x Abu Dhabi, UAEMonday 24 July 2017

Tally up the Olympic ledger and you may find it doesn't balance

Well, if it isn't another Summer OIympic year, here already with the forecast calling for commotion, emotion and, of course, promotion.

Green Point Stadium, bottom left, and the city of Cape Town, South Africa. Our columnist asked South Africans if they thought hosting the World Cup had changed their country, and the answer was a resolute 'No'.
Green Point Stadium, bottom left, and the city of Cape Town, South Africa. Our columnist asked South Africans if they thought hosting the World Cup had changed their country, and the answer was a resolute 'No'.

Well, if it isn't another Summer OIympic year, here already with the forecast calling for commotion, emotion and, of course, promotion.

London gets to try to outdo Beijing and itself, even if nobody will ever outdo Sydney or Barcelona, and even if we all might wonder when everybody will stop with all this outdoing.

Could London 2012 not prove perfect for debating whether these beyond-grandiose events justify the trouble? When will humanity decide it has seen enough lavish ways of lighting torches?

For a long time, I thought cities or countries staging Olympics or World Cups camped in two categories. There were those desperate to prove themselves to the world, and those with a self-image between healthy and haughty, reckoning they had proved just about enough already.

For the former category, view Barcelona 1992 and Sydney 2000, the former emerging from a terrible historical period, the latter rife with a passage we visitors learnt as "cultural cringe", some strange feeling of not measuring up.

When those two magical Olympics concluded, if you stuck around, you could read for days and weeks a barrage of spot-on commentaries warranting one general headline: "Can You Believe They Love Us?"

(Note: Yes we do, both of you, madly.)

In that wide group, you might toss in Germany for its World Cup of 2006, an event Germans cherish in memory as a time when flags flew again in its remade, 21st-century, impressively cosmopolitan self.

You could fling Beijing 2008 into this group for different reasons, and you can book a reservation for Qatar 2022.

When Brazil won the Olympics for 2016, its adored president Lula cried at the news conference, a beacon of appreciation for fresh inclusion in the global neighbourhood.

If Tony Blair cried at the news conference in Singapore in 2005, I missed it.

In the latter category, I would place Los Angeles 1984 or Atlanta 1996 or Athens 2004, or France's World Cup of 1998. All those events had their charms and idiosyncrasies and values, but lacked the galvanised urgency of the debutante.

London, of course, belongs here.

Recent weeks in South Africa, however, have taught me of a third and most compelling category.

In this sector so rare it might include only South Africa by now, the host country has something to prove to the world but, more curiously, to itself.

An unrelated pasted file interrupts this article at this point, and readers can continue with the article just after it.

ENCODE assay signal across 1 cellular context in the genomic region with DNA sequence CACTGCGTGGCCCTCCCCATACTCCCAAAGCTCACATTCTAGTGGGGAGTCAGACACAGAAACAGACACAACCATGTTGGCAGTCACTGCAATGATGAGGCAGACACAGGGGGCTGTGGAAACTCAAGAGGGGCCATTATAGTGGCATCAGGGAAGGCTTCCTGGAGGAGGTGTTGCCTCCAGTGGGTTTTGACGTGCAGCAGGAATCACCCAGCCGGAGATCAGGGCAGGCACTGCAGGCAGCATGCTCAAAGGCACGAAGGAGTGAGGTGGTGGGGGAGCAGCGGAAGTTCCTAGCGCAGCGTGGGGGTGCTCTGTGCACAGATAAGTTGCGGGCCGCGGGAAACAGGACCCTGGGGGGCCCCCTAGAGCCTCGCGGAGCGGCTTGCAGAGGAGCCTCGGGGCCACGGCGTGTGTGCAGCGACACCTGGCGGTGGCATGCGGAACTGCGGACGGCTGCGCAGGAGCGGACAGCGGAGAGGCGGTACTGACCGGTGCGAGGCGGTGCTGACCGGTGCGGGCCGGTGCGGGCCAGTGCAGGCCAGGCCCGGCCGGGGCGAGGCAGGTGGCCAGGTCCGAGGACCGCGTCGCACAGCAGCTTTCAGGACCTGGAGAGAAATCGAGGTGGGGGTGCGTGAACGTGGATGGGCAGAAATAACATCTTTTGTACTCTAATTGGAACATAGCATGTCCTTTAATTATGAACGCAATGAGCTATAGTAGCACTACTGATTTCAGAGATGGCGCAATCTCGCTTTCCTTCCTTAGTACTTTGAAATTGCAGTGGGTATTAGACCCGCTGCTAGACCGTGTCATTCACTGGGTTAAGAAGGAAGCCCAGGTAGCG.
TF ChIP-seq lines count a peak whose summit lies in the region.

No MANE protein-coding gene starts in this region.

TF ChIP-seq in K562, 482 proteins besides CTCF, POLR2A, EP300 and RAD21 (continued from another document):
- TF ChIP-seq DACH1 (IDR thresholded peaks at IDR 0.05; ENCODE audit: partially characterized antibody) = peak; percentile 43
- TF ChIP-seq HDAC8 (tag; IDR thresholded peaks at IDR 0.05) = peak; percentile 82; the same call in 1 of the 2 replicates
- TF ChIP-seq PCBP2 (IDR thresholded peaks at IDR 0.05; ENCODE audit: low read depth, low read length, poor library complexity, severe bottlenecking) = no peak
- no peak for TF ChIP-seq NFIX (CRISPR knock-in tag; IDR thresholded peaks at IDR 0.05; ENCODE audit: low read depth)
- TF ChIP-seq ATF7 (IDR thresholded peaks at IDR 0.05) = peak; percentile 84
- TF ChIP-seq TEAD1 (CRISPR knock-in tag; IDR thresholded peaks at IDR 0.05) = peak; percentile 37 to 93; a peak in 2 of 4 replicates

South Africa certainly aced the former part, hushing those who sneered over impending violence, but the utmost treasure of the 2010 World Cup might stem from the latter. Ask South Africans - as I did constantly - if the World Cup changed the country, and the leading answer comes sometimes in a bark: "No!"

Some doubters add that it saddled the place with excess stadiums.

True, the Cape Town skyline now includes Cape Town Stadium, which at certain angles appears as if some other kind of structure.

The oddball venue's World Cup moments included Diego Maradona's thumped exit as Argentina manager and the scoreless draw between England and Algeria (after which the facility should have been dismantled immediately to erase all traces of the ghastly memory).

These days, it holds concerts and less-attended home matches for the local football club, Ajax Cape Town.

Still, another group of South Africans speak of a pricelessness. One government official in a casual conversation credited the World Cup with doing something sport does best: lending cohesion, especially to a populace so profoundly fragmented. The most memorable sentiment, though, came from a tour guide extraordinaire named Craig, who was shepherding a busload around Robben Island, most famous for imprisoning Nelson Mandela.

Surprisingly his intricate descriptions found their way to the World Cup after he described the bygone apartheid government and its knack for fostering interracial mistrust. Such systematic destruction would take generations to repair, he said. Yet he also claimed to speak to us from the "lucky generation", the South Africans whose young lives happened to coincide with the sweeping change, the Mandela presidency, the aftermath.

Within that frame came the World Cup, which he extolled because South Africans finally viewed each other just as South Africans, rallying behind Bafana Bafana while unconcerned they would never survive the group stage.

That intangible bit of wonder seems invaluable, and when people see no value, he said, they often think mainly of incomes, a vein in which these big events do get dubious.

London, in turn, will have a gargantuan party with some real east London meaning.

It's just that when this Olympic year finishes with its Olympics, the ensuing discussion might prove more compelling given all the costs and debts and strains in a hardening world.

Was it worthwhile?

 

cculpepper@thenational.ae

 

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